Scottish Highlands, Summer 1705
The sun was up, a weak pale orb which merely hinted at warmth. Hard to believe it was the same one which blazed over the isle of Kentarra. Sorcha Tolmach yawned, cast aside the cloak she had wrapped around herself, and sat up. Everything about the Highlands was different from the familiar landscape of home. The vast tracts of moorland and forest she had already traversed could have easily swallowed up the whole island. The jagged mountain peaks with their snowy caps were much higher than the glittering jewel-studded crags which hid the underground citadel in which she lived. Here, the people inhabited little stone cottages. A dour race they seemed, though she had taken care not to get too close to them. One thing to impulsively run off as she had done, without an escort, and to travel across this alien world quite alone. It would be quite another to openly court being discovered.
She smiled as she thought of Eoin’s reaction to her disobedience. Her brother would be furious. As Alpha Prince, he had consistently refused to allow her to visit Grada, where her other brother Struan had his own realm, but she was tired of doing what she was told. Besides, she could look after herself. Her Faol powers were all the protection she needed from any human.
Delicately sniffing the early morning air, Sorcha’s senses thrilled at the very unfamiliarity of it. It was sharper, thinner, with none of the heady scents and soft humidity of Kentarra. But like an exotic perfume, the Highland blend of heather and pine and stony earth had its own illicit allure.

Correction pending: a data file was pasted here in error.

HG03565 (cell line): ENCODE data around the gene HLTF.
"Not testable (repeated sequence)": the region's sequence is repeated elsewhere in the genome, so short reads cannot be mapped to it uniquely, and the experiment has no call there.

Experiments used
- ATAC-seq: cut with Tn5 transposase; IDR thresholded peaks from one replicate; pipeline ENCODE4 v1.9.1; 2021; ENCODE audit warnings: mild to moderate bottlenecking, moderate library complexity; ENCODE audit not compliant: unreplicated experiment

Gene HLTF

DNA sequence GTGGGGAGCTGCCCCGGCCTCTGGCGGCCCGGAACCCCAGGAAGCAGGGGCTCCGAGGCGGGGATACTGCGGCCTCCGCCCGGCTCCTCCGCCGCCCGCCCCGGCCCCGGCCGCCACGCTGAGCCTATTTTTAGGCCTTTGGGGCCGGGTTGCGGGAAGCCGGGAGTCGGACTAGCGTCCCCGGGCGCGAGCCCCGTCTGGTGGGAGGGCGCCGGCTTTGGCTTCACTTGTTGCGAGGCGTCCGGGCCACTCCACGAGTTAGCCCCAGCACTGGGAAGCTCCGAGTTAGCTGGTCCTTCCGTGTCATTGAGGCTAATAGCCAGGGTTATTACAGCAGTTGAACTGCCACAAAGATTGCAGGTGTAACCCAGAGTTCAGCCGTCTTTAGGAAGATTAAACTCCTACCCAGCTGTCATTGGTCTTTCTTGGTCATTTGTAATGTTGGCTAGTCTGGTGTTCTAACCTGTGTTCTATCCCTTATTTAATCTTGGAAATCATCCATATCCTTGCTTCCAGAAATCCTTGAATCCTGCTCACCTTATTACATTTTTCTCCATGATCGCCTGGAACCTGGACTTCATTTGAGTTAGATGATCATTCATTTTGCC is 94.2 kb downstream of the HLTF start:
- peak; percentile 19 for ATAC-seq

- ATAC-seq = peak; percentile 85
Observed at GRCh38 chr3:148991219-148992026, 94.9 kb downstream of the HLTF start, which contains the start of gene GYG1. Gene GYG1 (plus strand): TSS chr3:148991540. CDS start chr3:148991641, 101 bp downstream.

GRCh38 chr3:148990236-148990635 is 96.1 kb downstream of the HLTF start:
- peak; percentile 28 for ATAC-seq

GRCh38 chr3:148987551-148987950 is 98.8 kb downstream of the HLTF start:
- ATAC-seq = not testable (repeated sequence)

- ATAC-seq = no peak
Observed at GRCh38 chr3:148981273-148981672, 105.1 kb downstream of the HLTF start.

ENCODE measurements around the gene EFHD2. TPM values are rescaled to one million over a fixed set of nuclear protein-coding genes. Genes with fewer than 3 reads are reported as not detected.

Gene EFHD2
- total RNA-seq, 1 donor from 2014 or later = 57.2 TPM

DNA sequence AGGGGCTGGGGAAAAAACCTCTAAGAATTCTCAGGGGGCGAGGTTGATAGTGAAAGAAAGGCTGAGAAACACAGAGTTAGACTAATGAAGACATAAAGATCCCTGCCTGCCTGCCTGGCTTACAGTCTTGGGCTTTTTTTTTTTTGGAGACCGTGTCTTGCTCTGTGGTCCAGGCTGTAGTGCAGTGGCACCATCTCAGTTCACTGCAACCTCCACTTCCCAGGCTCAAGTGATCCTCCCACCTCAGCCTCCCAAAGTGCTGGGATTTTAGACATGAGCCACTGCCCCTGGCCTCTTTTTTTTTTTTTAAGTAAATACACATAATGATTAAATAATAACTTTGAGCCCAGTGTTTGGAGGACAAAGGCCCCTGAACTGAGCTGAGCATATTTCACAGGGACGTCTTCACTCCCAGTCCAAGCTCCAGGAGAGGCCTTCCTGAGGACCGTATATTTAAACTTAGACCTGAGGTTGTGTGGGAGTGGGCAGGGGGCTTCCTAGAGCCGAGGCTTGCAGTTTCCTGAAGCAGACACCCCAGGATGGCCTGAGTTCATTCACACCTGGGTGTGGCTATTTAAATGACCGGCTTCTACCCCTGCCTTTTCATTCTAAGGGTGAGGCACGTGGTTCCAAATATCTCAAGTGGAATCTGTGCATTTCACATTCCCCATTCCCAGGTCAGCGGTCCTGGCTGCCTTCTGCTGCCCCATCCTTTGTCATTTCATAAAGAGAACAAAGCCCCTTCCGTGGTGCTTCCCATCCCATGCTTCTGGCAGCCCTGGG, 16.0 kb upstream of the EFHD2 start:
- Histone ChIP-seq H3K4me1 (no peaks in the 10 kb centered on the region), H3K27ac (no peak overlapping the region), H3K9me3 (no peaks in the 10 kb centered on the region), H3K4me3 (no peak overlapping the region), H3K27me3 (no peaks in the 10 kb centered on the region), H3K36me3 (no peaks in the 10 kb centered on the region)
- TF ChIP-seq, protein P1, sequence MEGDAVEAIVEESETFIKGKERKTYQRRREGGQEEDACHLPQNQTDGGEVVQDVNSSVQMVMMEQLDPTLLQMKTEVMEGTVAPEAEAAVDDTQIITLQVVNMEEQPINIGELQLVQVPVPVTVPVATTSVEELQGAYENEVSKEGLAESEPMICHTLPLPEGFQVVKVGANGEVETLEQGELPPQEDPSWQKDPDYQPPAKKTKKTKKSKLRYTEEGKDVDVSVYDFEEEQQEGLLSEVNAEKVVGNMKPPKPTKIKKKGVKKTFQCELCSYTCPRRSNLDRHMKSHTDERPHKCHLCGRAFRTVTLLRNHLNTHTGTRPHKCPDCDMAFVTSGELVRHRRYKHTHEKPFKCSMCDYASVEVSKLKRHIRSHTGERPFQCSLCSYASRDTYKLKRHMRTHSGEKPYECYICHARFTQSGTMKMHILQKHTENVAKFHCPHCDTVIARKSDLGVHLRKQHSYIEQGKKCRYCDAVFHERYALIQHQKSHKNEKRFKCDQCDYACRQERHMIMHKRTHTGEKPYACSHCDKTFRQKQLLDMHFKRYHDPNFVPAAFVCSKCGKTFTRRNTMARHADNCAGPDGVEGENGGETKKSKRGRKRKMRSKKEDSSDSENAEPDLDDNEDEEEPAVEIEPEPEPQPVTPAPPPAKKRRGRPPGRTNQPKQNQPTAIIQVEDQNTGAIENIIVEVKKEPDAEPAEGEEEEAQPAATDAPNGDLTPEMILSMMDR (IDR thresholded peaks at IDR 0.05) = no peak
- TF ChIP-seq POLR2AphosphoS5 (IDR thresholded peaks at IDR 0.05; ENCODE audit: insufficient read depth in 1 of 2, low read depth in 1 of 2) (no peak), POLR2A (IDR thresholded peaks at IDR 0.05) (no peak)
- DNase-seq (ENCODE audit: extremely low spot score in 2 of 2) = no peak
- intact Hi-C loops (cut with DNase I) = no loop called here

There was not a soul about. The desolate tract of moor she must negotiate rose gently in front of her, clumps of rock standing stark against the ground cover of heather and fern. In the distance, her keen eyesight spotted a narrow gap which marked the entrance to a glen. It was much greener there, and when she focused she could hear the tumble of a stream.
Quickly discarding her gown, and the white silk sark trimmed with lace she wore underneath it which was her only other piece of clothing, Sorcha tied them into a small bundle using her cloak. Naked, she stretched her arms high and threw back her head to look up at the sun. An onlooker would have been stunned by her sheer beauty, black hair rippling almost to her waist, striking silver-grey eyes, her lush body displayed in unashamed and quite unselfconscious perfection. There was about Sorcha an air of sensuality mingled with excitement, a whiff of danger. She was a sight no man would readily forget. It was as well there was no human man to see it.
Closing her eyes, she breathed deep and focused on her inner wolf. A sleek, silver creature, she was, who liked nothing more than to run, wild and free. Here in the Highlands, away from the constraints of her brother’s court and her own position as an un-claimed Alpha princess, Sorcha could afford to let her loose. Her powers sensing no danger hereabouts, she summoned her alter ego.
Her bones stretched. Her skin prickled. Her back lengthened, her thighs tautened. The pain was no more than a brief, blinding flash. The heart of her wolf beat faster than her own. The breath came quicker, shallower. She dropped to all fours, relishing the powerful rush which always accompanied her shifting, a mixture of sheer exuberance at the supple litheness of her body and a twisting, glittering desire which conjured vivid carnal fantasies. None of which she ever indulged.
The soft Highland breeze rippled her fur. Catching her bundle in her sharp teeth, Sorcha’s wolf picked her way delicately out of the ferns in which she had taken cover and loped confidently towards the glen.